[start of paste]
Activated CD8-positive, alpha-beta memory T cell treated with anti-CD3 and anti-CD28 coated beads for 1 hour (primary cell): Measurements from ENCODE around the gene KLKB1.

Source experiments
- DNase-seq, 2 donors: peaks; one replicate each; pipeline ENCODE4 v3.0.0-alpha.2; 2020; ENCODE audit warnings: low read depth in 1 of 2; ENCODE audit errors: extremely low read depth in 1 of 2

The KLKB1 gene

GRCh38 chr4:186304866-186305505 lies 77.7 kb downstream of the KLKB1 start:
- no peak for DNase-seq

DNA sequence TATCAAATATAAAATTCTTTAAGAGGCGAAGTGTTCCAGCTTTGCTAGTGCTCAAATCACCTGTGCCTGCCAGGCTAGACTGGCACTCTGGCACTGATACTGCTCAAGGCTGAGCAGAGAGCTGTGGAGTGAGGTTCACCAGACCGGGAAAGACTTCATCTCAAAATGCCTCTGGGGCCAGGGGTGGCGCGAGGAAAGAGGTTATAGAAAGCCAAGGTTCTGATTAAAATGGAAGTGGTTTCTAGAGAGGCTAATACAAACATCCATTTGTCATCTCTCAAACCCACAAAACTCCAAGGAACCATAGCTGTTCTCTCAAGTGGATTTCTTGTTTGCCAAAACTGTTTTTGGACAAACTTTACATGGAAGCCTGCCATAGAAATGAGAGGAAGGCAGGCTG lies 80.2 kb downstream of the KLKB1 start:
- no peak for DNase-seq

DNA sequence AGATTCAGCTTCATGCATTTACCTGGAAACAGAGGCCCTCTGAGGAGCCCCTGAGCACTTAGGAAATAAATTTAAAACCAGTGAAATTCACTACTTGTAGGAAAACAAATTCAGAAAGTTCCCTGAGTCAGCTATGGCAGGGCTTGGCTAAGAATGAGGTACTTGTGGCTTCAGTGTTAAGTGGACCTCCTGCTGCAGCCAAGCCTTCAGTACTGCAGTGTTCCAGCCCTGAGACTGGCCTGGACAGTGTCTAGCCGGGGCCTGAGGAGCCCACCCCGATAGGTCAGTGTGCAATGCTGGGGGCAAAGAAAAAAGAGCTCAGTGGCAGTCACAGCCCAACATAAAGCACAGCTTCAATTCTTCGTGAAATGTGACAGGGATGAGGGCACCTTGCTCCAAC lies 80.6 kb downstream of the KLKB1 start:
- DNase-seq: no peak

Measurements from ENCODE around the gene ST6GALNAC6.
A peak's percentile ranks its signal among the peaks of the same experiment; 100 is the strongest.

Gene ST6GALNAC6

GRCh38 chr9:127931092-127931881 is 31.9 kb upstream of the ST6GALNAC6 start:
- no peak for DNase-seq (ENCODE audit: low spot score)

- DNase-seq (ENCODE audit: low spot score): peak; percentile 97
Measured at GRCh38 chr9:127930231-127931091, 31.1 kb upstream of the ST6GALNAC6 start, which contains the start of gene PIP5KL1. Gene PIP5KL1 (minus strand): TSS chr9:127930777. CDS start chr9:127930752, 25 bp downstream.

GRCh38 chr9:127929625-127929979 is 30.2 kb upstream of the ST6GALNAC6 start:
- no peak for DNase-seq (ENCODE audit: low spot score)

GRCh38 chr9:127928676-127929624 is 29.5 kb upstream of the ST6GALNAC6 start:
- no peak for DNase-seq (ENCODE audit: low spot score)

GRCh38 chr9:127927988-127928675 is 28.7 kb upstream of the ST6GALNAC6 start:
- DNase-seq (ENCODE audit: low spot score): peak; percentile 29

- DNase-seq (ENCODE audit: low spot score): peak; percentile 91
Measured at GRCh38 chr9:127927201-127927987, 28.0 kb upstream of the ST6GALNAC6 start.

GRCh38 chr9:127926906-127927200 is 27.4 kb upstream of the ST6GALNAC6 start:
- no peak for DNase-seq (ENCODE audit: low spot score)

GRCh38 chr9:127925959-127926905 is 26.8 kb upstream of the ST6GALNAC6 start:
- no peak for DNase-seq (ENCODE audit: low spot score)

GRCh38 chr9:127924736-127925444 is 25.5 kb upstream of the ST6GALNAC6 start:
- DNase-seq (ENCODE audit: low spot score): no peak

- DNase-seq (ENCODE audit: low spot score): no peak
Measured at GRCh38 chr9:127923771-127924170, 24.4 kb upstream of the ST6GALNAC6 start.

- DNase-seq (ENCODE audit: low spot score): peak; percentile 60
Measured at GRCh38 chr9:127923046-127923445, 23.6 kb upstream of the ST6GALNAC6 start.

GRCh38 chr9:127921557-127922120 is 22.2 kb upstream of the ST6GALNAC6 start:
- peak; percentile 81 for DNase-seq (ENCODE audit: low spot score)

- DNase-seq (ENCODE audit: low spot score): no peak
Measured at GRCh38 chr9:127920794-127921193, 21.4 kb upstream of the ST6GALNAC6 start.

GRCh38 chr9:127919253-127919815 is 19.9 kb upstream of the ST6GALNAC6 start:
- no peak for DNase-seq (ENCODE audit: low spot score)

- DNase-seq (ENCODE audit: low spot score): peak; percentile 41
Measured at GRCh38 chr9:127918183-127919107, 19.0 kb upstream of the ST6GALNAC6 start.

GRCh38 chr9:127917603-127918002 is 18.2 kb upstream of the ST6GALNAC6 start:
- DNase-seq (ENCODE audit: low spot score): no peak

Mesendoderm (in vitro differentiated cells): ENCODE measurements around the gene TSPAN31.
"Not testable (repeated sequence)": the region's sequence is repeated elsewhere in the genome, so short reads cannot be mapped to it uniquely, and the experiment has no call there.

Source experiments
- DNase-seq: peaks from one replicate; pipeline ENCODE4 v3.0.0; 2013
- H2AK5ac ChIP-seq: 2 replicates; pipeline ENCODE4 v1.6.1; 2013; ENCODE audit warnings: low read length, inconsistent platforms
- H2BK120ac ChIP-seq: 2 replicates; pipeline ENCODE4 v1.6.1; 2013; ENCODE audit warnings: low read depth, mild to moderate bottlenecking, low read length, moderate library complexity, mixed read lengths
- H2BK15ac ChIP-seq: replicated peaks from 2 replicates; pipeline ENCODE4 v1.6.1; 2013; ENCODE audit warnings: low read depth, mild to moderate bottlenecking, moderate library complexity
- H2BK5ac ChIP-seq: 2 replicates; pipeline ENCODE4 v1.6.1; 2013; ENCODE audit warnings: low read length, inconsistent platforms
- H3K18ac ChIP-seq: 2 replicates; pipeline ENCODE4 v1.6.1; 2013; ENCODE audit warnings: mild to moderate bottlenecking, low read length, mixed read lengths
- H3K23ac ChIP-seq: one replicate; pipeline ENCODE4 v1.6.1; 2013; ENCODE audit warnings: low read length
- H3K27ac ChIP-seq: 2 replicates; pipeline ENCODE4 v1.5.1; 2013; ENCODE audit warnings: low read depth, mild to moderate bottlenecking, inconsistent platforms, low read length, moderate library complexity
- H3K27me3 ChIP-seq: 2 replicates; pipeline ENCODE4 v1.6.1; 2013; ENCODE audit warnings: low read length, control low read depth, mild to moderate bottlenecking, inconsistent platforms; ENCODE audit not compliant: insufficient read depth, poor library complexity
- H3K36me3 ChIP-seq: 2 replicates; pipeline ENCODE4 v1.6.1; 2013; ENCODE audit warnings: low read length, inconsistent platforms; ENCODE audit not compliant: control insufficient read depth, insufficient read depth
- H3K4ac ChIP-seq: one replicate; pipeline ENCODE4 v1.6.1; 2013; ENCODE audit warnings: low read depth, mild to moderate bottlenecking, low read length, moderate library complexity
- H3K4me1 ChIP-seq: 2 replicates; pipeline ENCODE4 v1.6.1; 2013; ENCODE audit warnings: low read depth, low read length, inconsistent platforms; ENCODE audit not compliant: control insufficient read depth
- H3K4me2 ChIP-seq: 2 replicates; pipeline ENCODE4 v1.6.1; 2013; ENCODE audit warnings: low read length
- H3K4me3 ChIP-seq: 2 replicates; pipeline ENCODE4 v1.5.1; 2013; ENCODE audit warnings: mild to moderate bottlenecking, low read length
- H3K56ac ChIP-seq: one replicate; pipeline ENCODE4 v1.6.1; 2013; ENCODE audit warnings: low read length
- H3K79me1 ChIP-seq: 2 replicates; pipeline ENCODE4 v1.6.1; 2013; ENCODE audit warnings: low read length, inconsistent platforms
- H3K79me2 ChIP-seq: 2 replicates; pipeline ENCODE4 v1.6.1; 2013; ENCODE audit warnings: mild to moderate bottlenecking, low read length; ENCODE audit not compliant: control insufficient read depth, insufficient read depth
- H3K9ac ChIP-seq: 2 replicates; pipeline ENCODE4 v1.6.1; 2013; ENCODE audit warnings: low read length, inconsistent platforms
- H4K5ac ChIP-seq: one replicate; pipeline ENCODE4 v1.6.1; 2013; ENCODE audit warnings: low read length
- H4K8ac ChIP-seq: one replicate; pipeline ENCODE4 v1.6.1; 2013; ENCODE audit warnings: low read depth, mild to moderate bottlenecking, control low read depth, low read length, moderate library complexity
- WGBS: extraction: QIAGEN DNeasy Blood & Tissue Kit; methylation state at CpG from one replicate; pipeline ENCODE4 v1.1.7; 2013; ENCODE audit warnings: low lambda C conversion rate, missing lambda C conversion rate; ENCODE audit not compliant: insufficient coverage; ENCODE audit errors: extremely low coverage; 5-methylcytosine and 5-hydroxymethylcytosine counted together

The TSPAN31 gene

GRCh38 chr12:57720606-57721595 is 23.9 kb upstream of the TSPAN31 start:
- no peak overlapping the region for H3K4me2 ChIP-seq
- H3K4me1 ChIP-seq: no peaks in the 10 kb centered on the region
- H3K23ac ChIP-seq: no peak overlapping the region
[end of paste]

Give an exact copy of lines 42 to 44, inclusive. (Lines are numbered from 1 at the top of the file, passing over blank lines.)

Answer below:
- DNase-seq (ENCODE audit: low spot score): peak; percentile 41
Measured at GRCh38 chr9:127918183-127919107, 19.0 kb upstream of the ST6GALNAC6 start.

GRCh38 chr9:127917603-127918002 is 18.2 kb upstream of the ST6GALNAC6 start: